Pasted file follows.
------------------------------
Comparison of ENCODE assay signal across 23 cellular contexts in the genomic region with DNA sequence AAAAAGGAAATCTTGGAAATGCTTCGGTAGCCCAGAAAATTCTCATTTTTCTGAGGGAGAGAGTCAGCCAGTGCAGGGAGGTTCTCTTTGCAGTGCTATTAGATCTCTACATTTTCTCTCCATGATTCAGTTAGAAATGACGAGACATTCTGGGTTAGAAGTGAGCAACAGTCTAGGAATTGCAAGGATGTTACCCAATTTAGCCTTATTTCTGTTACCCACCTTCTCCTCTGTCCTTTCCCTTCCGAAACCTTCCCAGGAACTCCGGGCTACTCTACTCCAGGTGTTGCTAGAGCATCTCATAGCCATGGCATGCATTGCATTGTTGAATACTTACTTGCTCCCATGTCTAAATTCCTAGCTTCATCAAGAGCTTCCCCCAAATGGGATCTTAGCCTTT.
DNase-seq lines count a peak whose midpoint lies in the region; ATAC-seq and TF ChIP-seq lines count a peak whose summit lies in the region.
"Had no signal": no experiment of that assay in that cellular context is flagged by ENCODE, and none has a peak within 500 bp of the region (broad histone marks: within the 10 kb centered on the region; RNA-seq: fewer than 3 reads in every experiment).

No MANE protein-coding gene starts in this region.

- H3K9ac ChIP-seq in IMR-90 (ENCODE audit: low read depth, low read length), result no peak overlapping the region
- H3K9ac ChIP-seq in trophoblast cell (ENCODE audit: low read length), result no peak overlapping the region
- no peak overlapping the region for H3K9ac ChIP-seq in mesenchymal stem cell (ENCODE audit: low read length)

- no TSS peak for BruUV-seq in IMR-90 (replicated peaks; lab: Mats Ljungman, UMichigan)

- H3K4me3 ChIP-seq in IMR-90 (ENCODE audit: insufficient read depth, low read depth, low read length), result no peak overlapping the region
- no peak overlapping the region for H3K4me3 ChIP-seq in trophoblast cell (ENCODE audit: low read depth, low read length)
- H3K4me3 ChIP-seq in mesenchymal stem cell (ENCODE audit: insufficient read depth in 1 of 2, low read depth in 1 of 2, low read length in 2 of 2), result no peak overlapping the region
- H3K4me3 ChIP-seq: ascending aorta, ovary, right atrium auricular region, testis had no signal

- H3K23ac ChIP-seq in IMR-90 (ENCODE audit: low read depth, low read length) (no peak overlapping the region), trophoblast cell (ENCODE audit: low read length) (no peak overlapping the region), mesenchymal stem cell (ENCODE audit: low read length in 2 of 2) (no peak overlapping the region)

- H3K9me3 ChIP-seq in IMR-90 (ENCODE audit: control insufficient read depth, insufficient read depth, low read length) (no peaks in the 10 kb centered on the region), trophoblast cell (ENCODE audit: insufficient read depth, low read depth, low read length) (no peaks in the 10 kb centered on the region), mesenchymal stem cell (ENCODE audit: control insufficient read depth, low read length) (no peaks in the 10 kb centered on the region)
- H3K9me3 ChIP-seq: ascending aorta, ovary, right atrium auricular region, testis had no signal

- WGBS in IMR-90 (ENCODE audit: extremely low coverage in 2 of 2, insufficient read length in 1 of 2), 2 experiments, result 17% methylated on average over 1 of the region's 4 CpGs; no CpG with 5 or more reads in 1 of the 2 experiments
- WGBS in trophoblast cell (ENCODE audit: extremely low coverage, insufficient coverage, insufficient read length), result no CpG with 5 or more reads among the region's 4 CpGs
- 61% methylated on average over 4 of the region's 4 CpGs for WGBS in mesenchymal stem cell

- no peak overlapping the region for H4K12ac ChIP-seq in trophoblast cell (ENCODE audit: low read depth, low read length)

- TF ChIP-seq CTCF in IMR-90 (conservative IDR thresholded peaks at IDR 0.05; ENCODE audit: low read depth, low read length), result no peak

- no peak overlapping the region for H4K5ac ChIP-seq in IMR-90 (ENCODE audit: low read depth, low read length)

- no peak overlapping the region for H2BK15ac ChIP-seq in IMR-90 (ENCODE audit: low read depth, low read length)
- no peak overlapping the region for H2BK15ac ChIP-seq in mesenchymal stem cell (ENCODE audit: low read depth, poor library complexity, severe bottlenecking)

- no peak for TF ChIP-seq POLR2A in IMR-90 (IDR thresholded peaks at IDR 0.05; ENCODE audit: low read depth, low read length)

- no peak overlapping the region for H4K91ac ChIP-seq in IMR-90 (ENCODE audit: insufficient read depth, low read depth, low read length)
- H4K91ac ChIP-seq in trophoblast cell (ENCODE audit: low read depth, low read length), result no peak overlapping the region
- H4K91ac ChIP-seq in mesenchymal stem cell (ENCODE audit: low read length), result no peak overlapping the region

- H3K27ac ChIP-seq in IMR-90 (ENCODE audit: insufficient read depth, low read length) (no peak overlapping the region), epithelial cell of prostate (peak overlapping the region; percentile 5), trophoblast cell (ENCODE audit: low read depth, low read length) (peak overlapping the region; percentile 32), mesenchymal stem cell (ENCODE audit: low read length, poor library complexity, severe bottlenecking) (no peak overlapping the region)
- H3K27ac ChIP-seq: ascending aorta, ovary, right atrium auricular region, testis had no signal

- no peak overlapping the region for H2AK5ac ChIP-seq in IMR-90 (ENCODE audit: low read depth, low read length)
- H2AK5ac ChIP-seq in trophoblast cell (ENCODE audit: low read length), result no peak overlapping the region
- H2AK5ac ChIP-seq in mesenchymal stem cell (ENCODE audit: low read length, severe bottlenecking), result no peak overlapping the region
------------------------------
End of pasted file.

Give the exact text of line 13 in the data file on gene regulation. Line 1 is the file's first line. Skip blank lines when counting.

- H3K23ac ChIP-seq in IMR-90 (ENCODE audit: low read depth, low read length) (no peak overlapping the region), trophoblast cell (ENCODE audit: low read length) (no peak overlapping the region), mesenchymal stem cell (ENCODE audit: low read length in 2 of 2) (no peak overlapping the region)